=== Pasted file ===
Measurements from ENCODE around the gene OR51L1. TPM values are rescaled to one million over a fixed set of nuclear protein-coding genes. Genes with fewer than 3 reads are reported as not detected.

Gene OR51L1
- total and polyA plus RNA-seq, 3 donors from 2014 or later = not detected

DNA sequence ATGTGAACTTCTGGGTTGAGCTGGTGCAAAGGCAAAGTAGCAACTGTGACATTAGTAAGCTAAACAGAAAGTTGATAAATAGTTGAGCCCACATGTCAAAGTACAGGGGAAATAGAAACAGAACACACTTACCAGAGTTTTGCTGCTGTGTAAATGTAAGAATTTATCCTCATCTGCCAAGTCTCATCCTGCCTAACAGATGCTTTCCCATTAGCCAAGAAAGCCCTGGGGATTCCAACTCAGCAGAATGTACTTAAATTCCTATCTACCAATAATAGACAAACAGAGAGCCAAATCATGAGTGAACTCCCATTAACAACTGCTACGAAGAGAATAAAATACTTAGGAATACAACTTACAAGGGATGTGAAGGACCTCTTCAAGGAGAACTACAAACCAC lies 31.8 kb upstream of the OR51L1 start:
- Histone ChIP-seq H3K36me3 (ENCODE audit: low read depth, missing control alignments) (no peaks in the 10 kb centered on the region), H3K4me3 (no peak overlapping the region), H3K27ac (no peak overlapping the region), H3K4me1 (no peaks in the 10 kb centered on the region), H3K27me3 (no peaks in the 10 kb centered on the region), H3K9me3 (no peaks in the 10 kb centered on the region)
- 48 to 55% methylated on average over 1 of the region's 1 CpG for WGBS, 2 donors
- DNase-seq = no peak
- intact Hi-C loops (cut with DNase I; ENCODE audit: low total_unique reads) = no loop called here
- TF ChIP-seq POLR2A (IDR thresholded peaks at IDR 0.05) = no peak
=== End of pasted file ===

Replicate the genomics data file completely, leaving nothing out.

Measurements from ENCODE around the gene OR51L1. TPM values are rescaled to one million over a fixed set of nuclear protein-coding genes. Genes with fewer than 3 reads are reported as not detected.

Gene OR51L1
- total and polyA plus RNA-seq, 3 donors from 2014 or later = not detected

DNA sequence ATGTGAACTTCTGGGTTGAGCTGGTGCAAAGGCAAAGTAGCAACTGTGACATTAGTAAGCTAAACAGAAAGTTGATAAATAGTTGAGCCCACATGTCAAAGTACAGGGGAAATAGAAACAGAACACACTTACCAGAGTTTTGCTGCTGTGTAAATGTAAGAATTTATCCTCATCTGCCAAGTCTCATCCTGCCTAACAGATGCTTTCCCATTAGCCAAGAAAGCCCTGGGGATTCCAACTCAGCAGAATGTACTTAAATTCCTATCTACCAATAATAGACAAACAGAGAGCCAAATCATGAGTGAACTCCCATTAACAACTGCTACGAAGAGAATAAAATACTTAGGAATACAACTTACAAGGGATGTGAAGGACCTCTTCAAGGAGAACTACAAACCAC lies 31.8 kb upstream of the OR51L1 start:
- Histone ChIP-seq H3K36me3 (ENCODE audit: low read depth, missing control alignments) (no peaks in the 10 kb centered on the region), H3K4me3 (no peak overlapping the region), H3K27ac (no peak overlapping the region), H3K4me1 (no peaks in the 10 kb centered on the region), H3K27me3 (no peaks in the 10 kb centered on the region), H3K9me3 (no peaks in the 10 kb centered on the region)
- 48 to 55% methylated on average over 1 of the region's 1 CpG for WGBS, 2 donors
- DNase-seq = no peak
- intact Hi-C loops (cut with DNase I; ENCODE audit: low total_unique reads) = no loop called here
- TF ChIP-seq POLR2A (IDR thresholded peaks at IDR 0.05) = no peak